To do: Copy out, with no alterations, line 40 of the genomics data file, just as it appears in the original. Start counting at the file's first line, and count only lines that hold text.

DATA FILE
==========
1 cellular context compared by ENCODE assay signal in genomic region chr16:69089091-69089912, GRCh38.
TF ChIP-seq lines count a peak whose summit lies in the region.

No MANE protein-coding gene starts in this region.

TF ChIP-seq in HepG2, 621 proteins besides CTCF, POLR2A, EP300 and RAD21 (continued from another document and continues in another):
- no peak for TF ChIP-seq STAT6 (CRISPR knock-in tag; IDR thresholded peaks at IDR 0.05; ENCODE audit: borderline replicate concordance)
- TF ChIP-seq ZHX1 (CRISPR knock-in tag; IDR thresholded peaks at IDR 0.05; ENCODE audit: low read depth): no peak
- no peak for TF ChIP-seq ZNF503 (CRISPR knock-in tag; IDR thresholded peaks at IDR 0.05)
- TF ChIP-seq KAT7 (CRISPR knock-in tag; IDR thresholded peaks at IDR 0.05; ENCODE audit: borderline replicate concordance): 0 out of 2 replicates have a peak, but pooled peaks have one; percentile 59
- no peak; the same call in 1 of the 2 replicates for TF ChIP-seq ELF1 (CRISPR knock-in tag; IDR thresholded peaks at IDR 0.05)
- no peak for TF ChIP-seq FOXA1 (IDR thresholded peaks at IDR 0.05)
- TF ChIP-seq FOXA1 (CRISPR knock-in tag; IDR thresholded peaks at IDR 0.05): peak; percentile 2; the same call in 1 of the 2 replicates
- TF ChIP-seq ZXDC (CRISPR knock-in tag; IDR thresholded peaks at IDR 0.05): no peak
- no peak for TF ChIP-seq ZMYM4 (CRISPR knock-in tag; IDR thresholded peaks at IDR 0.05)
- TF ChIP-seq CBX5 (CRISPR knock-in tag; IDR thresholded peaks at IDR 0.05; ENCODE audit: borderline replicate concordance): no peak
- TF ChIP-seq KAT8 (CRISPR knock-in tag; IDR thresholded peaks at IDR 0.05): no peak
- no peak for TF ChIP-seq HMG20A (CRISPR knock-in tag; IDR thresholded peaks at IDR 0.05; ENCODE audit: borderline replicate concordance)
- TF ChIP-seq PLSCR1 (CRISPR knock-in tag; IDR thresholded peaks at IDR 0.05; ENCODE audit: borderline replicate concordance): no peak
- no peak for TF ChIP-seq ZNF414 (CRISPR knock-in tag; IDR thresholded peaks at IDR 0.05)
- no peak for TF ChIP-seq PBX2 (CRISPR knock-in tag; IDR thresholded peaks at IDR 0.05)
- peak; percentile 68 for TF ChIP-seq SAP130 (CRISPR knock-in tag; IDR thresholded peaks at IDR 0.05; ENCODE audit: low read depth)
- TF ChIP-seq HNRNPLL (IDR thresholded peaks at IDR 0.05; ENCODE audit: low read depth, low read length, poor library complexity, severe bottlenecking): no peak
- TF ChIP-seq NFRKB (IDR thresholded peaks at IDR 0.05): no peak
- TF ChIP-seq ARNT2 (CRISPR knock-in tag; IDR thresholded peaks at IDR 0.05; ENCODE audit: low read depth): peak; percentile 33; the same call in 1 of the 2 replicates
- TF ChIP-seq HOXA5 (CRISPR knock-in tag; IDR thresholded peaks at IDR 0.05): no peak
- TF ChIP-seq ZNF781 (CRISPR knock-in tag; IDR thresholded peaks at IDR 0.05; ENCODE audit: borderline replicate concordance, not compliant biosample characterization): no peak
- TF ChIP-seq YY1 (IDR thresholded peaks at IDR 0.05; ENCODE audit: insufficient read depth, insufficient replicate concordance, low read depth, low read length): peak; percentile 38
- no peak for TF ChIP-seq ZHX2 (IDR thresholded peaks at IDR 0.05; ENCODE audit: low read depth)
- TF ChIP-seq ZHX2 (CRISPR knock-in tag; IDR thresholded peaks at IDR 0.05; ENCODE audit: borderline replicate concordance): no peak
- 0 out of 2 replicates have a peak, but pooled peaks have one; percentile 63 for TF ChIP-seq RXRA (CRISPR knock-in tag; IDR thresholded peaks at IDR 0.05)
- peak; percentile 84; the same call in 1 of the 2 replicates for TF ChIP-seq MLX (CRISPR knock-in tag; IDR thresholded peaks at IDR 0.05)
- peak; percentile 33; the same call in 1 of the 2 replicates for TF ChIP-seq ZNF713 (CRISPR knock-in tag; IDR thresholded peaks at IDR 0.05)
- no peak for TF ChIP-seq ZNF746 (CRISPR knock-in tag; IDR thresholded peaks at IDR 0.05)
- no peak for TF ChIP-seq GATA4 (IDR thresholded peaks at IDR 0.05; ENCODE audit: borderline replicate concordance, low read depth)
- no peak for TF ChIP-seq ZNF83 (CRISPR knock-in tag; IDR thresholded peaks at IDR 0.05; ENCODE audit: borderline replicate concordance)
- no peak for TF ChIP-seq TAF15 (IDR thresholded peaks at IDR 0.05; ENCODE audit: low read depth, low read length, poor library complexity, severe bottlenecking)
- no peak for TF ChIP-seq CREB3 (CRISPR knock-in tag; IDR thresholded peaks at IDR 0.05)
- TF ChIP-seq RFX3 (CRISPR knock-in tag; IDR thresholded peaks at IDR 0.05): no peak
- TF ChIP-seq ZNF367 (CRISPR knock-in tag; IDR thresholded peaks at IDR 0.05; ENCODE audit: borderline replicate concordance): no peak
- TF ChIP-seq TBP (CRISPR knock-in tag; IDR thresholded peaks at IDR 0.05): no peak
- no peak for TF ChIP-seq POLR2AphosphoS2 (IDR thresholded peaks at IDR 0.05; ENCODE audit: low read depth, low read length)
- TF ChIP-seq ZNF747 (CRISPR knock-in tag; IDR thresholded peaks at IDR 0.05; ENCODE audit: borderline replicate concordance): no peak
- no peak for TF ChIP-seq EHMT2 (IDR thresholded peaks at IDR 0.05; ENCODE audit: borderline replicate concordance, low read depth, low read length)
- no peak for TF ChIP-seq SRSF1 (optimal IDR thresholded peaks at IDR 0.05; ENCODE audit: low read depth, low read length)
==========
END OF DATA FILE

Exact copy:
- no peak for TF ChIP-seq POLR2AphosphoS2 (IDR thresholded peaks at IDR 0.05; ENCODE audit: low read depth, low read length)